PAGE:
... although poetry is less useful than pleasurable, it is not one of those that dishonors the one who knows it. Poetry, Señor, in my opinion, is like an innocent young maiden who is extremely beautiful, and whom many other maidens, who are the other fields of knowledge, are careful to enrich, polish, and adorn, and she must be served by all of them, and all of them must encourage her, but this maiden does not wish to be pawed or dragged through the streets or proclaimed at the corners of the squares or in the corners of the palaces. Her alchemy is such that the person who knows how to treat her will turn her into purest gold of inestimable value; the man who has her must keep her within bounds and not allow her to turn to indecent satires or cruel sonnets; she should never be in the marketplace except in heroic poems, heartfelt tragedies, or joyful, witty comedies; she should not be allowed in the company of scoundrels or the ignorant mob incapable of knowing or appreciating the treasures that lie within her. And do not think, Señor, that when I say mob I mean only humble, plebeian people; for anyone who is ignorant, even a lord and prince, can and should be counted as one of the mob. And so the man who uses and treats poetry in the requisite ways that I that I have mentioned will be famous, and his name esteemed, in all the civilized nations of the world.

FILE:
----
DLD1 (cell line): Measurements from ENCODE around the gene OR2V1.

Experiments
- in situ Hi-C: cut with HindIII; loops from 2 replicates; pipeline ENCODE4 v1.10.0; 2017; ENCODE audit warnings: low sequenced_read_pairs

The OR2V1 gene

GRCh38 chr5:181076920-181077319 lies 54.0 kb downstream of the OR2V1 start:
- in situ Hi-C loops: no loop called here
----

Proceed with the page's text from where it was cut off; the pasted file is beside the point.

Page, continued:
Miguel de Cervantes, Don Quixote (1615)